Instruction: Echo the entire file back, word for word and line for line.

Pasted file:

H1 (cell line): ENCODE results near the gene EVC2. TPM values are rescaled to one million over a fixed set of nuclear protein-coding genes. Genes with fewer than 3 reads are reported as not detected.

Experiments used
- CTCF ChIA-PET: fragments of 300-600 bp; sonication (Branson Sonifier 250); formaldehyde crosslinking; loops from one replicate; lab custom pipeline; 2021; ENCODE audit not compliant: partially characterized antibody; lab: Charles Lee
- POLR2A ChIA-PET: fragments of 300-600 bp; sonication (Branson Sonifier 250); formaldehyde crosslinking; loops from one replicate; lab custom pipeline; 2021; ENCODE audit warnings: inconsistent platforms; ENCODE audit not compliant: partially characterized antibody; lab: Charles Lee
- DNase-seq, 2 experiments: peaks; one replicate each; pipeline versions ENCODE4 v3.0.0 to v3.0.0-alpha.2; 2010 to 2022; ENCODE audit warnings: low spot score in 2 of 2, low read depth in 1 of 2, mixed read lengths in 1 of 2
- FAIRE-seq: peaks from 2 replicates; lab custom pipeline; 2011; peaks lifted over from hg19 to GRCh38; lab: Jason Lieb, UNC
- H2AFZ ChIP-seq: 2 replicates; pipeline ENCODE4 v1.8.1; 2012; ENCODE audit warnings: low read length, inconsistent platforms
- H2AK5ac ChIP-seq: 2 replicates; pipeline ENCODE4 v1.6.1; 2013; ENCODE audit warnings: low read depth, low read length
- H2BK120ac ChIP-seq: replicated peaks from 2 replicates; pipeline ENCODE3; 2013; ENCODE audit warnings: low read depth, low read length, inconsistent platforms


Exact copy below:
H1 (cell line): ENCODE results near the gene EVC2. TPM values are rescaled to one million over a fixed set of nuclear protein-coding genes. Genes with fewer than 3 reads are reported as not detected.

Experiments used
- CTCF ChIA-PET: fragments of 300-600 bp; sonication (Branson Sonifier 250); formaldehyde crosslinking; loops from one replicate; lab custom pipeline; 2021; ENCODE audit not compliant: partially characterized antibody; lab: Charles Lee
- POLR2A ChIA-PET: fragments of 300-600 bp; sonication (Branson Sonifier 250); formaldehyde crosslinking; loops from one replicate; lab custom pipeline; 2021; ENCODE audit warnings: inconsistent platforms; ENCODE audit not compliant: partially characterized antibody; lab: Charles Lee
- DNase-seq, 2 experiments: peaks; one replicate each; pipeline versions ENCODE4 v3.0.0 to v3.0.0-alpha.2; 2010 to 2022; ENCODE audit warnings: low spot score in 2 of 2, low read depth in 1 of 2, mixed read lengths in 1 of 2
- FAIRE-seq: peaks from 2 replicates; lab custom pipeline; 2011; peaks lifted over from hg19 to GRCh38; lab: Jason Lieb, UNC
- H2AFZ ChIP-seq: 2 replicates; pipeline ENCODE4 v1.8.1; 2012; ENCODE audit warnings: low read length, inconsistent platforms
- H2AK5ac ChIP-seq: 2 replicates; pipeline ENCODE4 v1.6.1; 2013; ENCODE audit warnings: low read depth, low read length
- H2BK120ac ChIP-seq: replicated peaks from 2 replicates; pipeline ENCODE3; 2013; ENCODE audit warnings: low read depth, low read length, inconsistent platforms